A federal civil rights complaint has been filed against the Salt Lake City School Board after a principal booted a Cub Scout pack from an elementary school.
About 30 young boys were told they could no longer meet at Mountain View Elementary School because the Boy Scout’s ban on gay members in leaders conflicted with the school district’s anti-bias policy.
The ban drew the ire of Michael Clara, a school board member and lifetime Boy Scout. Clara filed the federal complaint on behalf of two Latino parents.
“I believe it is an assault on the founding principles of our country for school officials to attempt to exclude a voice no less legitimate than its own from public school participation,” Clara tells me. “A marketplace of ideas devoid of competitive viewpoints engenders an insidious society of conformity, contrary to the fundamental precepts of our Constitution.”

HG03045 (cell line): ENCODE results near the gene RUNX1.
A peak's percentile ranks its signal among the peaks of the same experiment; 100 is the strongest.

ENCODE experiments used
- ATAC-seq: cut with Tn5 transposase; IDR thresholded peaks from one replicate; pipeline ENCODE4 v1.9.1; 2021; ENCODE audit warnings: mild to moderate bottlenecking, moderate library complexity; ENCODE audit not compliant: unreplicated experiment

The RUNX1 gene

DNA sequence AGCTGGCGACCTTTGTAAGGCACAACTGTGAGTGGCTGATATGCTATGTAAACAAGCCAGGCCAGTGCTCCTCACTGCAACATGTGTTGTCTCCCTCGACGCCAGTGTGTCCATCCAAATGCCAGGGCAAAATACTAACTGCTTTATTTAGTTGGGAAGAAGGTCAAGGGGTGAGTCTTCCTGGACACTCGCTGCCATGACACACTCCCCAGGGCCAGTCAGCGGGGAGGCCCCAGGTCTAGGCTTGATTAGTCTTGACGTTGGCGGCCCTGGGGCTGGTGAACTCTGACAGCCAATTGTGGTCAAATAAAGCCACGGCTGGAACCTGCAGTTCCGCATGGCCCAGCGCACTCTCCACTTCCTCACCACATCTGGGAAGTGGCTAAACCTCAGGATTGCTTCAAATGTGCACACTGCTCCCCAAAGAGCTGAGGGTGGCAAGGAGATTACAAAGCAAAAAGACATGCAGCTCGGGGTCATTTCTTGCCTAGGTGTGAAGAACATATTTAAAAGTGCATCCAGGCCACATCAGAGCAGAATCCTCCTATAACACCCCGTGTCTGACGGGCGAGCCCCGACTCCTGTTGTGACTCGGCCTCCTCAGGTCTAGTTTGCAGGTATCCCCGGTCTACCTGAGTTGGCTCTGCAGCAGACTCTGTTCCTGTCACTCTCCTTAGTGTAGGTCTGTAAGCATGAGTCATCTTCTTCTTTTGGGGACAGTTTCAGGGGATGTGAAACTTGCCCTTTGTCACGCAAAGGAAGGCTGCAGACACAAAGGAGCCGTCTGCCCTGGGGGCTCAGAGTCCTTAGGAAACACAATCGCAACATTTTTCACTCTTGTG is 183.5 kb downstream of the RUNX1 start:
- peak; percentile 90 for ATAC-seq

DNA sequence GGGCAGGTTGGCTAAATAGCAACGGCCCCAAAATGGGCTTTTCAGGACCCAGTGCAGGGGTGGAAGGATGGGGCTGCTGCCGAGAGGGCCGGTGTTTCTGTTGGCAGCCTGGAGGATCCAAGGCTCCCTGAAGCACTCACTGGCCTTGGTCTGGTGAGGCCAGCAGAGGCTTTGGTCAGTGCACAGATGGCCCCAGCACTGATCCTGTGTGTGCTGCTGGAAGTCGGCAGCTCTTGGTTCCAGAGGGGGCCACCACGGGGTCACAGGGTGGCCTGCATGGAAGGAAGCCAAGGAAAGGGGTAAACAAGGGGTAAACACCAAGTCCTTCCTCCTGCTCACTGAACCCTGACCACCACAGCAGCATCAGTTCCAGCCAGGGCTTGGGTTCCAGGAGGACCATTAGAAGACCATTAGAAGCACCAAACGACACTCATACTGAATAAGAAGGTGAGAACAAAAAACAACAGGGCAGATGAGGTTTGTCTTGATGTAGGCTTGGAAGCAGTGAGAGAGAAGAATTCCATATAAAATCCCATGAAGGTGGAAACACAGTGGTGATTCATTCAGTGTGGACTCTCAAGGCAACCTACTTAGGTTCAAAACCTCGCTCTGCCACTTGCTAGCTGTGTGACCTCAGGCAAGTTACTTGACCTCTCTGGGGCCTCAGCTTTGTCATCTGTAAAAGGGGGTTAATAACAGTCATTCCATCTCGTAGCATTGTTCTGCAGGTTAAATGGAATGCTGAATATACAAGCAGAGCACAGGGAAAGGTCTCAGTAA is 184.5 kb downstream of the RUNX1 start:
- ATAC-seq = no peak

He claims the school district is violating the Boy Scout Act – a law that requires schools to allow access to the Boy Scouts if they allow access to outside groups.
“It’s unfortunate this principal has the backing of the district to implement their own form of discrimination and racism,” Clara said. “They are using the resources of the school system to punish students who don’t agree with us.
The scout troop is made up of mostly Latino boys, he said – and the parents who complained are Catholics.
A district spokesperson told local media they had not seen a copy of the complaint.
On March 16 two Latino parents contacted Clara after the principal informed them the Cub Scout pack would no longer be allowed to meet at the school.
Three days later the school board member received a telephone call from the principal confirming that directive.
“(He) confirmed that the Cub Scouts were prohibited from meeting in the building because they will not allow gay scout leaders,” he said.
Clara, who describes himself as a Christian conservative Republican who supports gay rights, said he was very concerned by the ban.
“Why on Earth would we want to remove something positive from the school,” he asked. “Where does this end? It’s a form of discrimination in the name of intolerance.”
The Cub Scouts had been meeting at the school for three years – but since their eviction – meetings have ceased.